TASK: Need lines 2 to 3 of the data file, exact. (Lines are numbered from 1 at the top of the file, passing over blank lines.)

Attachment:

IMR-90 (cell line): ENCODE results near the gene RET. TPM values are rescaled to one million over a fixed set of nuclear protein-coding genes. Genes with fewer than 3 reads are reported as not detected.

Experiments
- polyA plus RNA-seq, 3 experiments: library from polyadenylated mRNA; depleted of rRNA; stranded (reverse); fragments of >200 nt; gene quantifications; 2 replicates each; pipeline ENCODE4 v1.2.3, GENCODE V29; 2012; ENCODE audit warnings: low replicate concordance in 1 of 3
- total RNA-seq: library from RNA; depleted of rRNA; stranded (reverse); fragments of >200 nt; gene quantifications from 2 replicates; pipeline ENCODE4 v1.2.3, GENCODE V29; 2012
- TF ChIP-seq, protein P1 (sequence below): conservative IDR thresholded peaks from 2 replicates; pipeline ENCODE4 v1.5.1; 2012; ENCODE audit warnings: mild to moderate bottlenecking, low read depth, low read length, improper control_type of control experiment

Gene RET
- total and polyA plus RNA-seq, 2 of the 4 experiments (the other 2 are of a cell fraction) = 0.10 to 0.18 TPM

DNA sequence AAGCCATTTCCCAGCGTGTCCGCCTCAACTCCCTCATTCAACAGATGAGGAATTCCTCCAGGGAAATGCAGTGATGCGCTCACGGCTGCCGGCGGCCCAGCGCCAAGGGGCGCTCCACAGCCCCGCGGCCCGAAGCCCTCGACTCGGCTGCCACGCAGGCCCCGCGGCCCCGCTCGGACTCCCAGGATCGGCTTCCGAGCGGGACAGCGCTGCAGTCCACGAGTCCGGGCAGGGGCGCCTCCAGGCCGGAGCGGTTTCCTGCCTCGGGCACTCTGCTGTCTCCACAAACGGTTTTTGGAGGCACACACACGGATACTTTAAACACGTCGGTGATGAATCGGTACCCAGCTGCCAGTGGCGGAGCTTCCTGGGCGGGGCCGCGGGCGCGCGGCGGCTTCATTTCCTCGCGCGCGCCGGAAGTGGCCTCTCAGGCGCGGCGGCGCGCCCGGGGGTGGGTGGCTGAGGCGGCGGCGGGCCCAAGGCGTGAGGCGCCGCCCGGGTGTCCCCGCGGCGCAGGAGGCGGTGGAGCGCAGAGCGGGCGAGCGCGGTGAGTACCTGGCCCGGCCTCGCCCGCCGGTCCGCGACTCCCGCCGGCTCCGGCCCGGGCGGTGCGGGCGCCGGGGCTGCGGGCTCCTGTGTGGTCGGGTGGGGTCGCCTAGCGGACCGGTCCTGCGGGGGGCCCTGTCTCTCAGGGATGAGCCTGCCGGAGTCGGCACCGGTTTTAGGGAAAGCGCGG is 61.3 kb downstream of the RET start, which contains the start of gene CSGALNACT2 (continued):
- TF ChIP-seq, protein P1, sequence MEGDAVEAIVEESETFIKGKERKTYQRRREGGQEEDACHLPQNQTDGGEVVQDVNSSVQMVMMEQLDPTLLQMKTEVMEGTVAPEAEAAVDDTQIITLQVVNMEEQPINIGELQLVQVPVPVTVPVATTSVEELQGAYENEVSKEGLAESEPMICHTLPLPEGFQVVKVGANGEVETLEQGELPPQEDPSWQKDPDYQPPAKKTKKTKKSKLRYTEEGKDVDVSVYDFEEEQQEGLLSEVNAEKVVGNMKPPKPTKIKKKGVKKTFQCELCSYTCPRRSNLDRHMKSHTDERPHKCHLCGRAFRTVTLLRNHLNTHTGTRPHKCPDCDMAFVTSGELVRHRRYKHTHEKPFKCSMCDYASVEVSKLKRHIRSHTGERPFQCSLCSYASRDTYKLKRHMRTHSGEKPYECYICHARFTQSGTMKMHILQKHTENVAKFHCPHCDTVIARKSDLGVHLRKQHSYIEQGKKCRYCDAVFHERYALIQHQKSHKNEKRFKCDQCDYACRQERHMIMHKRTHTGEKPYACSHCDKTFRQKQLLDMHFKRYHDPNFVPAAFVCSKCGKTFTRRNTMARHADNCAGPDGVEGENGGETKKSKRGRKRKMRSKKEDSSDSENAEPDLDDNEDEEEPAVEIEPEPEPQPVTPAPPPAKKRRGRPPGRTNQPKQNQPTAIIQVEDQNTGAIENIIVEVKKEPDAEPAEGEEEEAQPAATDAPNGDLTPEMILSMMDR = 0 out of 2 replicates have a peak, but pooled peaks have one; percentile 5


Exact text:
Experiments
- polyA plus RNA-seq, 3 experiments: library from polyadenylated mRNA; depleted of rRNA; stranded (reverse); fragments of >200 nt; gene quantifications; 2 replicates each; pipeline ENCODE4 v1.2.3, GENCODE V29; 2012; ENCODE audit warnings: low replicate concordance in 1 of 3